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Security Think Tank: Time to look at red teaming?

How can organisations use red teaming to identify security gaps?

Penetration testing and red teaming are designed to identify vulnerabilities in your IT systems, but the methodologies are very different. Red teaming is simply a no-holds-barred use of realistic attacker tactics, from spear-phishing and deployment of bespoke Trojans to the testing of defences to gain physical entry to a building.

While a penetration test usually relies upon the company providing relevant information such as the IP addresses to scan or the necessary credentials to access an application, a red team starts from the same position as a real attacker – from inside or out of the organisation. Red team exercises also take place without the knowledge of most personnel at the target organisation. 

Traditional penetration testing does not provide that same in-depth view of border protection, employee awareness and how well processes and procedures cope when faced with a real-life attack scenario.

Red team exercises will generally start with passive reconnaissance or open source intelligence gathering, using publicly available data such as social media postings and online searches to identify individuals to target within the organisation.

Effective planning and recon will provide a good base of information on systems, people and locations to attack and also identify a starting point to uncover potential vulnerabilities. 

The information gathered is used to plan and deliver a multi-staged attack. The first stage will be attack delivery and exploitation, which may often involve the creation of custom exploits – known as implants – to target employees and gain access to the internal network.

A typical implant will act in a very similar way to a Trojan, with the difference being that its actions are under the full control of the red team attackers. By customising the implant for each engagement, the red team can optimise the chances of evading detection. The distribution platforms of email attachments exploiting known current vulnerabilities and fake websites are all common methods.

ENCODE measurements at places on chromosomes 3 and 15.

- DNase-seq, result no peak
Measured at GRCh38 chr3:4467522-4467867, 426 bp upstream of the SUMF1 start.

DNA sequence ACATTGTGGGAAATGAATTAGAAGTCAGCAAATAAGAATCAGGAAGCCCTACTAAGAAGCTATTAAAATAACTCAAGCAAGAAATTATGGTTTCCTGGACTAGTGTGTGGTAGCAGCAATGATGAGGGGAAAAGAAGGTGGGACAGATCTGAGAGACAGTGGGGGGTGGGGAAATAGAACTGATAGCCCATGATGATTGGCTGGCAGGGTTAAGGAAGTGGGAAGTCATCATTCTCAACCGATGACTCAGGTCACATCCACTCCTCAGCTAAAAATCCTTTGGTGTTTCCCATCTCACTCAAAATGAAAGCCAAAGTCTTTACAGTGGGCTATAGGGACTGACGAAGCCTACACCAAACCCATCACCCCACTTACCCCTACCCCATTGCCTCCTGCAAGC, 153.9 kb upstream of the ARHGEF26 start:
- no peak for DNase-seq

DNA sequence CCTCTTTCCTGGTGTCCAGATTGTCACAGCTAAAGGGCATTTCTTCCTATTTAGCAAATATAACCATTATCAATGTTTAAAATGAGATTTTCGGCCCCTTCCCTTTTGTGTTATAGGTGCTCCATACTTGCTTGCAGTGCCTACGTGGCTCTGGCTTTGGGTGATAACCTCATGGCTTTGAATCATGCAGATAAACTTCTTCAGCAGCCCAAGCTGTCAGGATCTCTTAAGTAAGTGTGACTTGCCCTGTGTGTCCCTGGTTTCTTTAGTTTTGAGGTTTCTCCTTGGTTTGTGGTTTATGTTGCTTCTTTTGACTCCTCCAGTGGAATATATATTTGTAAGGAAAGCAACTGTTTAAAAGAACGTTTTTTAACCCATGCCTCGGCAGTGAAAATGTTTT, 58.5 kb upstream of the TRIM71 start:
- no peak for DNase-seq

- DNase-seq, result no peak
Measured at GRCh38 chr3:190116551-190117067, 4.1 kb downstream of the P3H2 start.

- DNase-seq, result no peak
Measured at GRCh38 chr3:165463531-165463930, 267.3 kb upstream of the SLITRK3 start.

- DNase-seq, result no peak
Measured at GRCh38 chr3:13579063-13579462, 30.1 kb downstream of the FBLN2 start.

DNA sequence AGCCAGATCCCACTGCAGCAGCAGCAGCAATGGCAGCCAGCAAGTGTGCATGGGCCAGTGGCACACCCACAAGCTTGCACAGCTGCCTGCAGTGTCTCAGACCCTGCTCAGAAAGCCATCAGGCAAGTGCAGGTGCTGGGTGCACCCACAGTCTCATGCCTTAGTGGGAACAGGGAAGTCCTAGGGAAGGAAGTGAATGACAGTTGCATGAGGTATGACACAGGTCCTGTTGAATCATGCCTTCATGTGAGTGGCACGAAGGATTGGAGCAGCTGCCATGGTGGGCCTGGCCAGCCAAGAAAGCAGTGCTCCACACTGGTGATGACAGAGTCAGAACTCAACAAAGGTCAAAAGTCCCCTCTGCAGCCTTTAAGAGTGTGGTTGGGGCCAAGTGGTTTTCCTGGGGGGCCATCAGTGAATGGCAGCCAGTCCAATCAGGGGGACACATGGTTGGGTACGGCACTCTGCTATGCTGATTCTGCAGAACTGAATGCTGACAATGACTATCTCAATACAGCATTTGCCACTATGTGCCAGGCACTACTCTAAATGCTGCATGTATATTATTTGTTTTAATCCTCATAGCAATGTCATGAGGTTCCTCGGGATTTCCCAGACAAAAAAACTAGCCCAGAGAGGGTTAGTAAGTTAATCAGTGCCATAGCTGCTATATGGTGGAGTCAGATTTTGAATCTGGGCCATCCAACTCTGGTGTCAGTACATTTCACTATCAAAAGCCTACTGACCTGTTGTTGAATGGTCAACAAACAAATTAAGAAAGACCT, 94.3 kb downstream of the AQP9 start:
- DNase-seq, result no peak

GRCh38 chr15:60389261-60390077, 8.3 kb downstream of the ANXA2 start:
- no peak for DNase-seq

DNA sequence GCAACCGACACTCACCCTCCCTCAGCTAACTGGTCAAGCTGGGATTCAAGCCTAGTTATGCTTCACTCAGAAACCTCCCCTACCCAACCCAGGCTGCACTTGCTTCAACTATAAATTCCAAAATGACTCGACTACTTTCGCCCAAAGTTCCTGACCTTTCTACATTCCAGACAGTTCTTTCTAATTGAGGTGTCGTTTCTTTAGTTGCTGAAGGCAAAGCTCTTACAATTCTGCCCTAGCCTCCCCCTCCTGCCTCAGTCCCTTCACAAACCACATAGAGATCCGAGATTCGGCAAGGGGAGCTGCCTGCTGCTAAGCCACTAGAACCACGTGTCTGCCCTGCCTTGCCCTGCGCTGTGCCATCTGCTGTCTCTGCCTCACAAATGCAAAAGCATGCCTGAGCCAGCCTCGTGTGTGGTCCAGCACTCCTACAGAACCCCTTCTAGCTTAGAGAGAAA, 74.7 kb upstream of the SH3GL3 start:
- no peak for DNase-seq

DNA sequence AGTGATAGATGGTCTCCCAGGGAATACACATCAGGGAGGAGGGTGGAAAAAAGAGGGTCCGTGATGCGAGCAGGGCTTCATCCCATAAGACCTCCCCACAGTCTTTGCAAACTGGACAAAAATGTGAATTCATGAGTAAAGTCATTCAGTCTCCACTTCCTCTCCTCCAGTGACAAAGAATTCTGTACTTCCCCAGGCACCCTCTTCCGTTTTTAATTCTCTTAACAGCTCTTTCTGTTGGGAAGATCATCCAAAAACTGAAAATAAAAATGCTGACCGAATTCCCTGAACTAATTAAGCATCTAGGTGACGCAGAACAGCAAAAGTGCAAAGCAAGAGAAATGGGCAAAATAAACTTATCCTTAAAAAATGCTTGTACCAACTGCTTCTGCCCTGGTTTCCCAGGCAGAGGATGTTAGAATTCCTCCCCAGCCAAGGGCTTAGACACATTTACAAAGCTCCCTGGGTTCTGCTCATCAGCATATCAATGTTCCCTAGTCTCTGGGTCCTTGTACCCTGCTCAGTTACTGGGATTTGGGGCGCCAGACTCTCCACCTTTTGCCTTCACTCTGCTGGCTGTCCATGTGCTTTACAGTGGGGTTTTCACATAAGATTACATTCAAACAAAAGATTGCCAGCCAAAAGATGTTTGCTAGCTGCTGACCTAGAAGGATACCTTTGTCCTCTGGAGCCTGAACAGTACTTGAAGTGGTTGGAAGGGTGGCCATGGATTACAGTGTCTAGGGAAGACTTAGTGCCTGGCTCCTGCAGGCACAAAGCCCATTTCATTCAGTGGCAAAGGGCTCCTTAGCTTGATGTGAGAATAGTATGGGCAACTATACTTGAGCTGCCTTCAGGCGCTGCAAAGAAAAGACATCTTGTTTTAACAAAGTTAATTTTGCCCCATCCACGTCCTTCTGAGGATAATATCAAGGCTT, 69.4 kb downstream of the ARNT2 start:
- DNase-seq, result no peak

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Red teaming is not an instant gratification exercise, and the whole testing window usually lasts between four to six weeks; including the internal system attack, which probes the network and identifies assets of interest such as key systems and critical data, which will often have been specified by the client as targets.

A successful breach can also be measured in terms of the footprint left behind. Exfiltration is an important stage of the exercise, where the client systems are cleaned to remove any evidence, including uninstallation of the implanted Trojan from any infected laptops for example.

This leaves the reporting phase, which is where the real business benefit of red teaming can be found. This needs to be both comprehensive and high-level, and provide mitigation advice where vulnerabilities have been identified.

Legal implications of a red team

The legal implications of a red team are much the same as for a penetration test. This means the attack team could potentially be in contravention of the Computer Misuse Act, and the Data Protection Act (DPA) could come into play where access to data is concerned.

Provision of the relevant authorisation avoids the former, and if the security company conforms to standards such as ISO27001 and ISO9001, DPA issues can be avoided.

However, a company using an implant needs to ensure it is a trusted application and any data being sent from the company network is being transmitted securely. Red teams will usually oversee the development of these implants to be in control over the functionality they possess rather than risk malicious activity from an unknown Trojan.

What’s the business benefit?

A properly conducted red team exercise extends much further than simply identifying gaps in security practices and controls. It determines how an organisation is equipped to deal with real-world attacks and put a security posture to the test like nothing else.

Nobody wants to find out how well equipped they are to detect and repel threats and how effective incident monitoring and response processes are when under the pressure of a malicious criminal attack. The results can be used to engage the board of directors, to get further investment in security defences and staff security awareness training, for example. The real business benefit is delivered by being able to put lessons learned into place to deal with a real attack.

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